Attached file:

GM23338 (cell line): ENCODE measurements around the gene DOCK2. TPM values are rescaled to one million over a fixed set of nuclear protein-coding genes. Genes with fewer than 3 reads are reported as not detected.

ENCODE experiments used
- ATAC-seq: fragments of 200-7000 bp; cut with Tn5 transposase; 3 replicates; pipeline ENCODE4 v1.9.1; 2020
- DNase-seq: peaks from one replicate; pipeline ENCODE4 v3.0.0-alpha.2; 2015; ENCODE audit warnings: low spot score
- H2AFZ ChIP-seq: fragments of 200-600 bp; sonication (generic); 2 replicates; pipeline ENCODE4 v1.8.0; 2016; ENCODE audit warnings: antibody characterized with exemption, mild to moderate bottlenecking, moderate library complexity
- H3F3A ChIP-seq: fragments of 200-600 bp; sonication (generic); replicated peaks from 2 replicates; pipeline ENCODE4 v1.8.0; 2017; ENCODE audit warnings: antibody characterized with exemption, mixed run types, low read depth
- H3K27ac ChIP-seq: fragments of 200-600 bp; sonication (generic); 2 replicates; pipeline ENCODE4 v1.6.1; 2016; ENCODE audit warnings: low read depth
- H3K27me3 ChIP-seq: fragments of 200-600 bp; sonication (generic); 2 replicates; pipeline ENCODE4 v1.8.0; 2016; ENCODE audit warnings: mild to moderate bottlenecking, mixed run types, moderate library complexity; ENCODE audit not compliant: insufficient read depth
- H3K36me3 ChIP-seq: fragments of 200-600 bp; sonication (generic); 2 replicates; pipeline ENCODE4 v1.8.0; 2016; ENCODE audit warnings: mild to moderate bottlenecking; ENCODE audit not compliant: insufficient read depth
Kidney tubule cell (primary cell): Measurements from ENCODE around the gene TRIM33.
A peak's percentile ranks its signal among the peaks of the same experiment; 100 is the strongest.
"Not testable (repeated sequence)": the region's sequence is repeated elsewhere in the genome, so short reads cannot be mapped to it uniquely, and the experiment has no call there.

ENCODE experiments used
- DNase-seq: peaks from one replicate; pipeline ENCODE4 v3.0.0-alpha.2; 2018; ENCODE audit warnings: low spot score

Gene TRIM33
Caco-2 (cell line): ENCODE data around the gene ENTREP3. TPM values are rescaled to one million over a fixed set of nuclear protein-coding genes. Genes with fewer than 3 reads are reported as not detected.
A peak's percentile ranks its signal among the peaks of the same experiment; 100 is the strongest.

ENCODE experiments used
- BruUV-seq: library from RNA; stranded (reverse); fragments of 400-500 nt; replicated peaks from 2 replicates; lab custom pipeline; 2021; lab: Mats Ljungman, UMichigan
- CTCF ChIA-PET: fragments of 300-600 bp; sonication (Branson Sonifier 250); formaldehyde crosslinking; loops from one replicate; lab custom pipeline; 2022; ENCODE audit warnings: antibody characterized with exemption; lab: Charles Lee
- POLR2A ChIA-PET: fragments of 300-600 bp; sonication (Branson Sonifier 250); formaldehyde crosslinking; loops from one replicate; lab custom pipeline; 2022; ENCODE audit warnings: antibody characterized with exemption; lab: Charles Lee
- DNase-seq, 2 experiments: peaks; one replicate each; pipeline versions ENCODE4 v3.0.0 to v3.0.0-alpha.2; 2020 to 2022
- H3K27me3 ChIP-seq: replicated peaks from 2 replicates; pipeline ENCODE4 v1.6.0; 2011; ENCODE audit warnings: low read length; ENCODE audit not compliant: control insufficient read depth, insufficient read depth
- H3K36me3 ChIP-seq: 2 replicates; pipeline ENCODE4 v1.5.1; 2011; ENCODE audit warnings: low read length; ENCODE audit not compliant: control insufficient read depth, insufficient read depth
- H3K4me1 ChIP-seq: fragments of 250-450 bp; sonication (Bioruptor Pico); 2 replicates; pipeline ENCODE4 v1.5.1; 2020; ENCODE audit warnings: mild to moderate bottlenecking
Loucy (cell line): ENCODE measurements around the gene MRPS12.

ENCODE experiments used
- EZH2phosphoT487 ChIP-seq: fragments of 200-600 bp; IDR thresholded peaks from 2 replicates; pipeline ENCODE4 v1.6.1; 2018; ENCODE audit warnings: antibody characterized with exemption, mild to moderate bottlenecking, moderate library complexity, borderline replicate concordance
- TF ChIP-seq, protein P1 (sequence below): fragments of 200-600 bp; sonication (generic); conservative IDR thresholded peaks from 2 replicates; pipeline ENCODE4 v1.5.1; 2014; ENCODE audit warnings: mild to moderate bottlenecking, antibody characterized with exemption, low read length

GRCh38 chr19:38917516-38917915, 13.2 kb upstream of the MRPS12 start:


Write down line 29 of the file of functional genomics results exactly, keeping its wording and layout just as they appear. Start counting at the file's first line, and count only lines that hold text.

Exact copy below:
- TF ChIP-seq, protein P1 (sequence below): fragments of 200-600 bp; sonication (generic); conservative IDR thresholded peaks from 2 replicates; pipeline ENCODE4 v1.5.1; 2014; ENCODE audit warnings: mild to moderate bottlenecking, antibody characterized with exemption, low read length